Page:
Well before Marbury v. Madison, the Supreme Court recognized that the People had given the Court the inescapable duty of reviewing the constitutionality of statutes which came before the Court. The Court fulfilled this duty in cases such as Hylton v. U.S. (1796) (Is congressional tax on carriages a direct tax, and therefore illegal because it is not apportioned according to state population?); and Calder v. Bull (1798) (Is Connecticut change in inheritance laws an ex post facto law?). The Court found that the particular statutes in question did not violate the Constitution. (The ex post facto clause applies only to criminal laws; the carriage tax was an indirect tax, not a direct tax.) However, the Court’s authority to judge the statutes’ constitutionality was not disputed.

It would not be unfair to charge President Obama with hypocrisy given his strong complaints when the Court did not strike down the federal ban on partial birth abortions, and given his approval of the Supreme Court decision (Boumediene v. Bush) striking down a congressional statute restricting habeas corpus rights of Guantanamo detainees. (For the record, I think that the federal abortion ban should have been declared void as because it was not within Congress’s interstate commerce power, and that Boumediene was probably decided correctly, although I have not studied the issue sufficiently to have a solid opinion.) The federal ban on abortion, and the federal restriction on habeas corpus were each passed with more than a “strong” 50.3% majority of a democratically elected Congress.

As a politician complaining that a Supreme Court which should strike down laws he doesn’t like, while simultaneously asserting that a judicial decision against a law he does like is improperly “activist,” President Obama is no more hypocritical than many other Presidents. But in asserting that the actions of a “strong” majority of Congress are unreviewable, President Obama’s word are truly unprecedented. Certainly no President in the last 150 years has claimed asserted that a “strong” majority of Congress can exempt a statute from judicial review. President Lincoln’s First Inaugural criticized the Dred Scott majority for using a case between two private litigants for its over-reaching into a major national question, but Lincoln affirmed that the Court can, and should, provide a binding resolution to disputes between the parties before the Court. And in 2012, the government of the United States is one of the parties before the Court. (And the government is before the Court in part because the government filed a petition for a writ of certiorari to ask the Court to use its discretion to decide the case.)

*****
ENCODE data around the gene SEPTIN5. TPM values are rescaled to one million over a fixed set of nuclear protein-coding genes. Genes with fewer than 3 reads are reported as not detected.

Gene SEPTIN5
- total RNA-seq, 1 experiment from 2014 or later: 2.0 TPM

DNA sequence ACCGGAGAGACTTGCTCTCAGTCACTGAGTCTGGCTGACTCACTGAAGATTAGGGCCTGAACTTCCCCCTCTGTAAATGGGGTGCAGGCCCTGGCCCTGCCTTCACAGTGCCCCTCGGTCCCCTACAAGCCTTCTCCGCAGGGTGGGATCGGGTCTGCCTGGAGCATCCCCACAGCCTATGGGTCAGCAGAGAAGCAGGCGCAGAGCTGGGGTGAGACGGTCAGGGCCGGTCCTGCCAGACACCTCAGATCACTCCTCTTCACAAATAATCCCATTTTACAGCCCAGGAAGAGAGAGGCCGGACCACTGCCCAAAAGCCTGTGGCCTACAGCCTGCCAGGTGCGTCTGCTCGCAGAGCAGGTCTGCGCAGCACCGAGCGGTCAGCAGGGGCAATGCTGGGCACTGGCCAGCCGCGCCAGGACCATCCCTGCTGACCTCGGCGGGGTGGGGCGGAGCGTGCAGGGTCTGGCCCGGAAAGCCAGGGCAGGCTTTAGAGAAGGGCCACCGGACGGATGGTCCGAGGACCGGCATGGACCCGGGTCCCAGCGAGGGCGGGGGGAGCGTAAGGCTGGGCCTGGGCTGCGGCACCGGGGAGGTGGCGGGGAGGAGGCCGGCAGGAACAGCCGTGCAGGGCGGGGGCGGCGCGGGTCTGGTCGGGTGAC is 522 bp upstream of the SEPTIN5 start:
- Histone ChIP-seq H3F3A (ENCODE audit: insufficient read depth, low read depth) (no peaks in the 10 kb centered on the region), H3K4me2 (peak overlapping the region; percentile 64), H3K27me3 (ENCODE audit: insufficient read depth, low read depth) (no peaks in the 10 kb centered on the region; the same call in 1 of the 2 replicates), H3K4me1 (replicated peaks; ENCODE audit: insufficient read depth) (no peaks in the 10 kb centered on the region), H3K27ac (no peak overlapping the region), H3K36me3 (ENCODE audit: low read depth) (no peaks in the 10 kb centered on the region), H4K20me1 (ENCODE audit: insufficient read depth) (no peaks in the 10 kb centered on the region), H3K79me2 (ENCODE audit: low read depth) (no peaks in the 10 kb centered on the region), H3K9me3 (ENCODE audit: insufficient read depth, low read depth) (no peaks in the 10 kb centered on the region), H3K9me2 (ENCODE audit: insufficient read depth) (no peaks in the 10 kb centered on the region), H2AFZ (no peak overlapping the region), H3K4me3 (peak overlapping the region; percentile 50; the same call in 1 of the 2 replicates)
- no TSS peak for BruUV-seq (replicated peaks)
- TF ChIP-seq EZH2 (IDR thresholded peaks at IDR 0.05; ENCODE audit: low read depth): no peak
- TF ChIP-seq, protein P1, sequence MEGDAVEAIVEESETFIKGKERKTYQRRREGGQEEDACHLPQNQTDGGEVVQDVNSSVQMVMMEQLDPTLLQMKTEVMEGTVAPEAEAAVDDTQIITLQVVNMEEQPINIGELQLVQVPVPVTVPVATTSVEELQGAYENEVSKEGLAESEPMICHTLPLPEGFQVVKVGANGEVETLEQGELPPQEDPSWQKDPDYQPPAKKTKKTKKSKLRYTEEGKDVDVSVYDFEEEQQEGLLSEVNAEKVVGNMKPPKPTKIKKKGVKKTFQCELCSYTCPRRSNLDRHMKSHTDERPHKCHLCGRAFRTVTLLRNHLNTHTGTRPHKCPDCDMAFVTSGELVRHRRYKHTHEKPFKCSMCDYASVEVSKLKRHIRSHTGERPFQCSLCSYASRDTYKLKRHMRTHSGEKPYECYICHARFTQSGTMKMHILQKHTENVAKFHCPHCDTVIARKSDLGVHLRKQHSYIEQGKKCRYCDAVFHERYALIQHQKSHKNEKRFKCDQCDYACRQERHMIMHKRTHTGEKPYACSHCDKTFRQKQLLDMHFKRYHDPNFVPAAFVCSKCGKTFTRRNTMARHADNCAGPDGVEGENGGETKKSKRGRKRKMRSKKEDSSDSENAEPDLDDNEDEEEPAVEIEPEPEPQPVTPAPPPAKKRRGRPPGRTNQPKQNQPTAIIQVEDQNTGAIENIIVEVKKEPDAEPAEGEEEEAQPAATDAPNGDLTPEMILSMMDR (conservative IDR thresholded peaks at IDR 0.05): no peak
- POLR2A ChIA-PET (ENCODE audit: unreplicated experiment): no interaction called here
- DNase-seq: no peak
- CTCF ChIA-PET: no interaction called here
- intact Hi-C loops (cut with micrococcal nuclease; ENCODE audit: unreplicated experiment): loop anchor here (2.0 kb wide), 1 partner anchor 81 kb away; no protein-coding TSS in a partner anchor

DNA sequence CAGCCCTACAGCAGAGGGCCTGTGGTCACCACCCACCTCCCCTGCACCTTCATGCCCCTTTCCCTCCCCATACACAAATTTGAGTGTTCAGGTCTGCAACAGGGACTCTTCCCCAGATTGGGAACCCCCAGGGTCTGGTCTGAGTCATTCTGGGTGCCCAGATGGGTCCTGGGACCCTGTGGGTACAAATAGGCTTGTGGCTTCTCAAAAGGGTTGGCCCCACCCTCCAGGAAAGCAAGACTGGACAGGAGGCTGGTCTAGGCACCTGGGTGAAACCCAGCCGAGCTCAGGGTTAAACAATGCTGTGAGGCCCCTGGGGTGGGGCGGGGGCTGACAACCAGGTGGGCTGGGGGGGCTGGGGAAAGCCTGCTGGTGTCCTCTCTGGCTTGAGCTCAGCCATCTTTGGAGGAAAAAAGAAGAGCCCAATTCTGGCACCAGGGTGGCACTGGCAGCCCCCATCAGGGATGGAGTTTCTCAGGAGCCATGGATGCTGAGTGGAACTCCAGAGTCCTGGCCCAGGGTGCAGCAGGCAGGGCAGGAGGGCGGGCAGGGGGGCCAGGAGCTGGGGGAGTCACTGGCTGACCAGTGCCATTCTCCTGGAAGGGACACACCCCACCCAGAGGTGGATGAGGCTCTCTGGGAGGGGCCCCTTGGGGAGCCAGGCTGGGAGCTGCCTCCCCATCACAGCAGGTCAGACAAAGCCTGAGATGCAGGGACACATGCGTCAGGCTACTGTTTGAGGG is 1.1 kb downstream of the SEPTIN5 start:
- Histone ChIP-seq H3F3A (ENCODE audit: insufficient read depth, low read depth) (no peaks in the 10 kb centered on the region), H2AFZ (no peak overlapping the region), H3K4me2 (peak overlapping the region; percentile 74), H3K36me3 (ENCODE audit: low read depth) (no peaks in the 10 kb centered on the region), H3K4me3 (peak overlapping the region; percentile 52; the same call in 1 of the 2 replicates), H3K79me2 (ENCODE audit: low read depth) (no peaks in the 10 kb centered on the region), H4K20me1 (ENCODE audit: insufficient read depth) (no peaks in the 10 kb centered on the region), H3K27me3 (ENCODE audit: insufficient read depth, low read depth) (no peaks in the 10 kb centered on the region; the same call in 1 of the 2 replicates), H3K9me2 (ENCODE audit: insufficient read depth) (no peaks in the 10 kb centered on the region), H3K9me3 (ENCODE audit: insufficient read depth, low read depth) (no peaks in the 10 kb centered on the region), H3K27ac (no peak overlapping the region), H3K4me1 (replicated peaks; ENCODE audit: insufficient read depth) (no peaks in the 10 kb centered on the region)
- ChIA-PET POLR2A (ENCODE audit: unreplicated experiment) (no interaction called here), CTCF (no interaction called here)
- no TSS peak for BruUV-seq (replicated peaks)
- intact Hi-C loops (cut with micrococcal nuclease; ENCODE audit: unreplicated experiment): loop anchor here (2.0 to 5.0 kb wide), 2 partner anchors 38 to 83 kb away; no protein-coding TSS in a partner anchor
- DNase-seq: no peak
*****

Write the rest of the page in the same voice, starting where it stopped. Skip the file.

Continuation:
Alone among the Presidents, Thomas Jefferson appears as a strong opponent of judicial review per se. Notably, he did not propose that Congress be the final judge of its own powers, especially when Congress intruded on matters which the Constitution had reserved to the States. Rather, Jefferson argued that in such a dispute the matter should be resolved by a Convention of the States, and the States would be make the final decision. Given that 28 States have already appeared as parties in court arguing that the individual mandate is unconstitutional, we can make a good guess about what a Convention would decide about the constitutionality of the health control law.

President Obama, however, wants Obamacare to be reviewable by no-one: not by the Supreme Court, not by the States.  You can find professors and partisans who have argued for such lawlessness, but for a President to do so is unprecedented.

The People gave Congress the enumerated power “To regulate Commerce . . . among the several States.” According to the Obama administration, this delegation of power also includes the power to compel commerce. Opponents contend that the power to regulate commerce does not include the far greater power to compel commerce, and that the individual mandate is therefore an ultra vires act by a deputy (Congress) in violation of the grant of power from the principal (the People). Seventy-two percent of the public, including a majority of Democrats, agrees that the mandate is unconstitutional. Few acts of Congress have ever had such sustained opposition of a supermajority of the American public.

President Obama today has considerably raised the stakes in Sebelius v. Florida. At issue now is not just the issue of whether Congress can commandeer the People and compel them to purchase the products of a particular oligopoly. At issue is whether the Court will bow to a President who denies they very legitimacy of judicial review of congressional statutes–or at least those that statutes which garnered the “strong” majority of 219 out of 435 Representatives.